Mammoet, the world’s largest service provider specializing in engineered heavy lifting and transport, has completed a complex tandem lift at the Palm Jumeirah Island in Dubai. Beijing-based China State Construction Engineering Corporation (CSCEC) is building the Viceroy resort at Palm Jumeirah for Dubai-based Skai Holdings. The Viceroy will have 481 hotel rooms and 221 residences. The resort will also include 10 restaurants, an 800-square-meter spa, a 350-sqare-meter gym, a 106-meter swimming pool, and a beach club. Completion of the complex is expected in late 2016.
Two cranes in synchronicity at Palm Jumeirah
Mammoet was contracted to assist with building the presidential suite, a bridge-like structure between the two main wings of the complex. The suite’s structure is supported by 10 trusses, weighing from 50 to 130 tons. The trusses needed to be mounted across the span between the complex’s two wings at a height of 60 meters.
The equipment needed to lift the trusses into place had to be positioned more than 100 meters away from the building, as the area around, and in between, these buildings was under construction at the time. At such a distance from the installation point the lifting maneuver required precision planning, and specialized equipment, providing the right combination of reach and strength to ensure the heavy trusses were lifted safely and smoothly into place. Due to existing infrastructure on site, the only location to place lifting equipment was on the beach in front of the complex. Usually in such circumstances, a 3000-ton heavy lift crane with a long reach would be used.
However, there was limited space in which to install such a heavy crane. The crane would also have required extensive ground improvement work to the beach in front of the hotel in order to withstand it’s ground bearing pressure.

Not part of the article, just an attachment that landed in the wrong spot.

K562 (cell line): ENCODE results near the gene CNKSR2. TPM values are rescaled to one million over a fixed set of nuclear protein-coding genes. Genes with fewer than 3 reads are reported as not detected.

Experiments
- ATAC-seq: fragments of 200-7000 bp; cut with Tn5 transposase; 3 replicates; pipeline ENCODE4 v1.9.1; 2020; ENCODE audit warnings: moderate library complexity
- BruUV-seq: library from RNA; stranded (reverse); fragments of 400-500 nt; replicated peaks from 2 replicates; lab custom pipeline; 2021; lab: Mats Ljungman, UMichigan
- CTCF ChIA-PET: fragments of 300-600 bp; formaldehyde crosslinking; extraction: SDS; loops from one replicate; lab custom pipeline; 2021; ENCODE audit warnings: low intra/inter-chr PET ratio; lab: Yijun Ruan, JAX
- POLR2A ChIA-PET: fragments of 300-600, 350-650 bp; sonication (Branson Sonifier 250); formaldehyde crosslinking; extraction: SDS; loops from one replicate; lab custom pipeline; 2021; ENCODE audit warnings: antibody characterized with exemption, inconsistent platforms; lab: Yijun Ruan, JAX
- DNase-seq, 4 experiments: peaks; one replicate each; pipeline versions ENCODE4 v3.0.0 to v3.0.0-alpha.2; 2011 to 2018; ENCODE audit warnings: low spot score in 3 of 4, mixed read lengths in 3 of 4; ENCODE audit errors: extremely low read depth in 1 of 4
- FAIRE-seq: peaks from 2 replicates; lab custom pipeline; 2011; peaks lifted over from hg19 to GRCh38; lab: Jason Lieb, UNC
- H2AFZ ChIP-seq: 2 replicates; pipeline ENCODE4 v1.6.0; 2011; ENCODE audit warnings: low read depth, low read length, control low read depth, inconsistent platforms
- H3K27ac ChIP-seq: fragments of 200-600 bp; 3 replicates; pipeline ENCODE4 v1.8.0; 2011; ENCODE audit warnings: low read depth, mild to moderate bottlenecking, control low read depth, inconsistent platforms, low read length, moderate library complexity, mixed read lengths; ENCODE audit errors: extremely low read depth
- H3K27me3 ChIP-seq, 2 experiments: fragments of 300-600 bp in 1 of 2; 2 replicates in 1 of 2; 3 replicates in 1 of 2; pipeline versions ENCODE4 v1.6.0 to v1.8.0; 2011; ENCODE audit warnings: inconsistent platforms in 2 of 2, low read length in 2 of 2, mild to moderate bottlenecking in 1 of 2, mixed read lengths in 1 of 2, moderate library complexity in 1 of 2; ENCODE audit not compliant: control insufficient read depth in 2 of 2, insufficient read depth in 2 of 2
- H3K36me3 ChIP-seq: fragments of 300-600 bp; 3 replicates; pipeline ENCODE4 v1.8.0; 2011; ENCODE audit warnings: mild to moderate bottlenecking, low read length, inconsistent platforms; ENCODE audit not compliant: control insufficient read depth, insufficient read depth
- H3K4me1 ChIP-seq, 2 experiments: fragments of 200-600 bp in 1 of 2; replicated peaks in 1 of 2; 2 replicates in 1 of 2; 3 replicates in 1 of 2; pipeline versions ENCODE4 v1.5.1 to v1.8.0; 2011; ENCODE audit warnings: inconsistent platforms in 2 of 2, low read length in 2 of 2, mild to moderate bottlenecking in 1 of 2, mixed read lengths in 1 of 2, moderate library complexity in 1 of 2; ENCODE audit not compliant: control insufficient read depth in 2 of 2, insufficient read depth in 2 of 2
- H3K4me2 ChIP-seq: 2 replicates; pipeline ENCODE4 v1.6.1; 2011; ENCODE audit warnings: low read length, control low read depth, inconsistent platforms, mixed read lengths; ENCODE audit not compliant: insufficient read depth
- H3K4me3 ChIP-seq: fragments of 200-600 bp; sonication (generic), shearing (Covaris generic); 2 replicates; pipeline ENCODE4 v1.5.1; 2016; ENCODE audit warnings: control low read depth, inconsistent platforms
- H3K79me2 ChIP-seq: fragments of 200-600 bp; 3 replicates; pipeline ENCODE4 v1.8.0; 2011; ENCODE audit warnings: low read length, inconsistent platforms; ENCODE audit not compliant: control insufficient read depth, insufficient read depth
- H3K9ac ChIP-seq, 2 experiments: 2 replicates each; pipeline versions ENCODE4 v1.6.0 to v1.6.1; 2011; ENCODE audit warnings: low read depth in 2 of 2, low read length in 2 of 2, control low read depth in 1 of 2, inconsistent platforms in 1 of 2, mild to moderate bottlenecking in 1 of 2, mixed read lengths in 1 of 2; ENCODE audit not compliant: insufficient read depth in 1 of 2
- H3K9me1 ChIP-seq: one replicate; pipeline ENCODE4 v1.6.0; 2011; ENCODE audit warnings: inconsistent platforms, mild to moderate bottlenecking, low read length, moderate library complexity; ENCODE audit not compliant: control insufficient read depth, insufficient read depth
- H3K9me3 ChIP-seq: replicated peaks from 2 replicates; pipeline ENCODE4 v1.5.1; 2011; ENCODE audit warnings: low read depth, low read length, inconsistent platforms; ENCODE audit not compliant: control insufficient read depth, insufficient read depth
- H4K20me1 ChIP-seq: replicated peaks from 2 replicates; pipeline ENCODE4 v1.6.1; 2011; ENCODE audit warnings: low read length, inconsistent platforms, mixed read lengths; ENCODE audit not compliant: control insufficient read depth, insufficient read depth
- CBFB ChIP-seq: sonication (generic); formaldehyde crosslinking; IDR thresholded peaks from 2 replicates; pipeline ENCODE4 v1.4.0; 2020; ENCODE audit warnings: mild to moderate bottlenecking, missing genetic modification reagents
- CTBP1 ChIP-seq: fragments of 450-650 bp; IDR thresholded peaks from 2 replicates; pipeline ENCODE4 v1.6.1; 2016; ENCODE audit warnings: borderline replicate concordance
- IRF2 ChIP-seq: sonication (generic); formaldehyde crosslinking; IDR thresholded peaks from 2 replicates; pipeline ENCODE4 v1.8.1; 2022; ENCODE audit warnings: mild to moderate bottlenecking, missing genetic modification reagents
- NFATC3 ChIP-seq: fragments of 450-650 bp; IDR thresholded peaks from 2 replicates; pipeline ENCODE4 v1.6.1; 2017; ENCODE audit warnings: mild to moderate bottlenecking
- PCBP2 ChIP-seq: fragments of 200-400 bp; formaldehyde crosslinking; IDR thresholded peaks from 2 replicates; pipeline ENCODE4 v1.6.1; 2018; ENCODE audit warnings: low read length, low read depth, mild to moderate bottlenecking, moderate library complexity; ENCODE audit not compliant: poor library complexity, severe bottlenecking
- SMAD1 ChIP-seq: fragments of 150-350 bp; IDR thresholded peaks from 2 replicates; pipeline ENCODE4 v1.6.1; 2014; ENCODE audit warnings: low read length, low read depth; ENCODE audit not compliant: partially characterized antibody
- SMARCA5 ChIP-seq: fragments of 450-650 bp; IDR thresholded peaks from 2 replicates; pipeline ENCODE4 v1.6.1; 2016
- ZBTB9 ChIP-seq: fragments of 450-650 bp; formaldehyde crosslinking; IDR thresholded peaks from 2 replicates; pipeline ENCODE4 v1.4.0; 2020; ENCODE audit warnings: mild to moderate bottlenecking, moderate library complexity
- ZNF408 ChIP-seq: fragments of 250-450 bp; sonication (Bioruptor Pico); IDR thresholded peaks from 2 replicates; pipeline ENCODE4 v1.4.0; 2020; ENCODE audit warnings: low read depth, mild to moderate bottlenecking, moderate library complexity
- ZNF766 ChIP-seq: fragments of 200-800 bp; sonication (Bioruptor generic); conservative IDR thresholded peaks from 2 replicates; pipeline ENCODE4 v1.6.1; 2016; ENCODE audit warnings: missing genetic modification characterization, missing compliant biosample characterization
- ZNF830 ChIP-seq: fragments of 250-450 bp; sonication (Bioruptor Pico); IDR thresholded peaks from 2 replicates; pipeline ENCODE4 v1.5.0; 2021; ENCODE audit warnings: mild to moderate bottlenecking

Mammoet suggested a faster and more cost-effective approach, using a CC8800, 1600-ton crane, with a LR1600, 600-ton crane, to perform a tandem lift to move the trusses into place. The two cranes were each smaller than a 3000-ton model and easier to assemble in the confined space available. They also exerted lower ground bearing pressure on the beach than a 3000-ton crane, requiring less ground improvement work prior to carrying out the lift. Yet, in combination, they provided the strength and reach required to carry out this maneuver from a tricky position.
The maneuver required careful and detailed execution as the cranes had to perform a synchronized, eight meter crawl during the lift while supporting the load at maximum radius and load capacity for the height. Crane supervisor, Harold Leemhuis, explains: “We had limited working space in which to assemble the cranes and we were executing the project in temperatures ranging between 40°C and 50°C. Our planning and experience with complex maneuvers of this type and in those conditions, ensured the lifting was carried out safely and precisely, while limiting any potential delays to the overall project schedule.”
Following successful completion of the lifting work Nabil Akiki, CEO of Skai Holdings, praised the team “I am really impressed with Mammoet’s professionalism and commitment, it was the right decision to contract this critical job to Mammoet."